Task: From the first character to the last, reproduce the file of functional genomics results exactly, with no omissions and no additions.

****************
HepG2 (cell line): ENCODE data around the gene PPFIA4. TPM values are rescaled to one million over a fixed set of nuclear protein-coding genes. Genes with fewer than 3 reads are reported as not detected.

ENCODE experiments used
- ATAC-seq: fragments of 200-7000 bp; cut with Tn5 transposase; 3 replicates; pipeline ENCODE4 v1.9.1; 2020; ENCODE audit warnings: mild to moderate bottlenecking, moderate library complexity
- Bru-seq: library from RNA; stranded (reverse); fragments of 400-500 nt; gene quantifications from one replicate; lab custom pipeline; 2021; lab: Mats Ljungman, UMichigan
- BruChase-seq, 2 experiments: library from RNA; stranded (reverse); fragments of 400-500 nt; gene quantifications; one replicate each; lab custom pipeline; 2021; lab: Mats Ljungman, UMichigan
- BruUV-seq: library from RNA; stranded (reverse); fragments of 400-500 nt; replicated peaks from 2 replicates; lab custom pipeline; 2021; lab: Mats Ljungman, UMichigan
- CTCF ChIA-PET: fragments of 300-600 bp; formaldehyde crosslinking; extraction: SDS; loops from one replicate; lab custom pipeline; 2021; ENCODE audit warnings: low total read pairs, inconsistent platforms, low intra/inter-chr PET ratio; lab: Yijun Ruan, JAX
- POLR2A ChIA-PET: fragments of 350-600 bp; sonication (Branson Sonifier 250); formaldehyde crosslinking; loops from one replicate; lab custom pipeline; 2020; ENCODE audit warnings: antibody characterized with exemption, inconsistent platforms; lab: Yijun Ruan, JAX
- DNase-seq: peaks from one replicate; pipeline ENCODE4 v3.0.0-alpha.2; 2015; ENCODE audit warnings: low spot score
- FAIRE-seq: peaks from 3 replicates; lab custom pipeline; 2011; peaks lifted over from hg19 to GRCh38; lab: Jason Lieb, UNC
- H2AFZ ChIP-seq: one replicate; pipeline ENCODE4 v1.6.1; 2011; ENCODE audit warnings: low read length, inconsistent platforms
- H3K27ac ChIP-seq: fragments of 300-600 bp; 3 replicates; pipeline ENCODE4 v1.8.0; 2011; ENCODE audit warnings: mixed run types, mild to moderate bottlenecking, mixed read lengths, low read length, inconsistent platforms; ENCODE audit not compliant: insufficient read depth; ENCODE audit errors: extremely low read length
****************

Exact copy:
HepG2 (cell line): ENCODE data around the gene PPFIA4. TPM values are rescaled to one million over a fixed set of nuclear protein-coding genes. Genes with fewer than 3 reads are reported as not detected.

ENCODE experiments used
- ATAC-seq: fragments of 200-7000 bp; cut with Tn5 transposase; 3 replicates; pipeline ENCODE4 v1.9.1; 2020; ENCODE audit warnings: mild to moderate bottlenecking, moderate library complexity
- Bru-seq: library from RNA; stranded (reverse); fragments of 400-500 nt; gene quantifications from one replicate; lab custom pipeline; 2021; lab: Mats Ljungman, UMichigan
- BruChase-seq, 2 experiments: library from RNA; stranded (reverse); fragments of 400-500 nt; gene quantifications; one replicate each; lab custom pipeline; 2021; lab: Mats Ljungman, UMichigan
- BruUV-seq: library from RNA; stranded (reverse); fragments of 400-500 nt; replicated peaks from 2 replicates; lab custom pipeline; 2021; lab: Mats Ljungman, UMichigan
- CTCF ChIA-PET: fragments of 300-600 bp; formaldehyde crosslinking; extraction: SDS; loops from one replicate; lab custom pipeline; 2021; ENCODE audit warnings: low total read pairs, inconsistent platforms, low intra/inter-chr PET ratio; lab: Yijun Ruan, JAX
- POLR2A ChIA-PET: fragments of 350-600 bp; sonication (Branson Sonifier 250); formaldehyde crosslinking; loops from one replicate; lab custom pipeline; 2020; ENCODE audit warnings: antibody characterized with exemption, inconsistent platforms; lab: Yijun Ruan, JAX
- DNase-seq: peaks from one replicate; pipeline ENCODE4 v3.0.0-alpha.2; 2015; ENCODE audit warnings: low spot score
- FAIRE-seq: peaks from 3 replicates; lab custom pipeline; 2011; peaks lifted over from hg19 to GRCh38; lab: Jason Lieb, UNC
- H2AFZ ChIP-seq: one replicate; pipeline ENCODE4 v1.6.1; 2011; ENCODE audit warnings: low read length, inconsistent platforms
- H3K27ac ChIP-seq: fragments of 300-600 bp; 3 replicates; pipeline ENCODE4 v1.8.0; 2011; ENCODE audit warnings: mixed run types, mild to moderate bottlenecking, mixed read lengths, low read length, inconsistent platforms; ENCODE audit not compliant: insufficient read depth; ENCODE audit errors: extremely low read length